A short monologue which delves into the heart of the acting industry, Actor humorously and poignantly portrays the trying life of being a struggling artist.
Actor premiered at the Traverse Theatre, Edinburgh, in January 1984.
Millie, a director, discusses with her actors, Ian and Tom, how to interpret two famous historical figures from the nineteenth century. It's 1831. The naturalist Charles Darwin is invited to travel with Robert Fitzroy into uncharted waters off the coast of South America aboard 'The Beagle'. Their five year journey is fraught with philosophical and personal tensions. Fitzroy, a staunch Christian, has faith in the unquestionable authority of the Bible; Darwin begins to explore a more radical vision, his theory of natural selection. A meditation on history and human relationships, After Darwin links past and present through these five characters, and raises timeless questions about faith, friendship and how we interpret the past.
After Darwin was first performed in July 1998, at Hampstead Theatre, London.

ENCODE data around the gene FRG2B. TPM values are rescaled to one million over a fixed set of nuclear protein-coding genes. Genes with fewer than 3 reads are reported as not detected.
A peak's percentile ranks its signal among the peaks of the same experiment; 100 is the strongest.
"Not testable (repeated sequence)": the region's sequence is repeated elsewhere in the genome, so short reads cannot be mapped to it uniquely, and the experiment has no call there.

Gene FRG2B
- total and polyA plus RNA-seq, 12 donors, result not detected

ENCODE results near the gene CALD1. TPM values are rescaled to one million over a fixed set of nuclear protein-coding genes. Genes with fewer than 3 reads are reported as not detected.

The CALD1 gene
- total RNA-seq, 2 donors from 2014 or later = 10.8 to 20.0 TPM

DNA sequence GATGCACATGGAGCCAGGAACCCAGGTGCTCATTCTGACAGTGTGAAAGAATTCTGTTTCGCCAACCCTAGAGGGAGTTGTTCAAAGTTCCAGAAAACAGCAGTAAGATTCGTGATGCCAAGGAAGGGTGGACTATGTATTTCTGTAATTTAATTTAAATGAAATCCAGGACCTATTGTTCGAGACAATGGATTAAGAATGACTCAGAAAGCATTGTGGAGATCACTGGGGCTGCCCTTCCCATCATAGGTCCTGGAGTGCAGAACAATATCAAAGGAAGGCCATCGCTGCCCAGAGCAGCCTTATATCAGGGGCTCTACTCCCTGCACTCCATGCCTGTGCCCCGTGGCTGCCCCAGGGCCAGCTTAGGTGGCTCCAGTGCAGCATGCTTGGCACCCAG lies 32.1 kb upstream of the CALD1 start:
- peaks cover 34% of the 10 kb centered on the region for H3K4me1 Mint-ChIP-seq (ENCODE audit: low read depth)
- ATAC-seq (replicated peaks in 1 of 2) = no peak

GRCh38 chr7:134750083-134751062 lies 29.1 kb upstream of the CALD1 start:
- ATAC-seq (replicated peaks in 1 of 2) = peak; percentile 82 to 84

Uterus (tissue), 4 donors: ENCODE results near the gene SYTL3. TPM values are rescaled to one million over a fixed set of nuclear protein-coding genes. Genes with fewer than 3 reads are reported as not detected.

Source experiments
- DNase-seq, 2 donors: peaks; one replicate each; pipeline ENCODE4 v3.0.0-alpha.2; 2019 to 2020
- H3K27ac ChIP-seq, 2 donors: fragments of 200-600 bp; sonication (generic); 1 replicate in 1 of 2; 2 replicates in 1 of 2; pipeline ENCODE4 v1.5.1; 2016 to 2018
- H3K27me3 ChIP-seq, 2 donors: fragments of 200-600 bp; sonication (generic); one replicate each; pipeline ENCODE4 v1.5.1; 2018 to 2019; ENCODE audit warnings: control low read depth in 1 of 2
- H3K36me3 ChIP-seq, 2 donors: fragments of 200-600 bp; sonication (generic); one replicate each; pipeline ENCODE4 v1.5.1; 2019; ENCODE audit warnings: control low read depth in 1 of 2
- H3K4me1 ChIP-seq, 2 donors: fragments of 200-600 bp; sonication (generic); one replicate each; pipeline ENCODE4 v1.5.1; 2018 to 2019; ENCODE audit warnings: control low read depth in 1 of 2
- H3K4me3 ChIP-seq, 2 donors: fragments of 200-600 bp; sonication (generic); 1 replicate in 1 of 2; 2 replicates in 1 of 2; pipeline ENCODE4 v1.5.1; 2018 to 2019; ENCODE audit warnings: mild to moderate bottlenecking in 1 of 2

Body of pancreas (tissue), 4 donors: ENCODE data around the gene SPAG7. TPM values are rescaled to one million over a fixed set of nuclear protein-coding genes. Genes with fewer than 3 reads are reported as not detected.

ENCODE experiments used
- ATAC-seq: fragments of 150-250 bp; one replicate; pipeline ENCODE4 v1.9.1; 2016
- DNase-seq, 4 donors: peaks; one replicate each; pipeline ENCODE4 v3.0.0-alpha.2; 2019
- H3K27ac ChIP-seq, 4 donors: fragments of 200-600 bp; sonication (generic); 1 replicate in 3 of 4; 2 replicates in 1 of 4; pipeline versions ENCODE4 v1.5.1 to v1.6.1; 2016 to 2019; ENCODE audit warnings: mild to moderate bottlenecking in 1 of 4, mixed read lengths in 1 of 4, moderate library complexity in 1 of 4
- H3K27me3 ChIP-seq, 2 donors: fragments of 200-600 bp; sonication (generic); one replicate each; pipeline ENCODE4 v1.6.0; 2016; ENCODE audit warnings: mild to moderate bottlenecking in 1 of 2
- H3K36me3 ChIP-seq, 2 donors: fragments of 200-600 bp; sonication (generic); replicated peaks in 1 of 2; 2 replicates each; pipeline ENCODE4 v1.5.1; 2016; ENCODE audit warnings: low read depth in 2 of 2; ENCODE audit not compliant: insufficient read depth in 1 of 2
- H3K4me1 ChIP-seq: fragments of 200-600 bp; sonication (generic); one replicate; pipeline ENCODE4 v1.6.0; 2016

After Easter is not a political play, rather a psychological play – inevitably funny. It is a contemporary portrait of a woman who reaches that point in her life when she will either grow or fade, when she will either continue to live in her lesser personality or make that inner marriage which will allow her to enter the mainstream of her larger existence, and, hopefully, swim.
The exile, Greta, having turned away from everything that once could have been called her identity – including her religion – allows the ghosts to call her home to the north of Ireland and to her family. In doing so she finds herself confronting the identity that she has wilfully excluded for so long.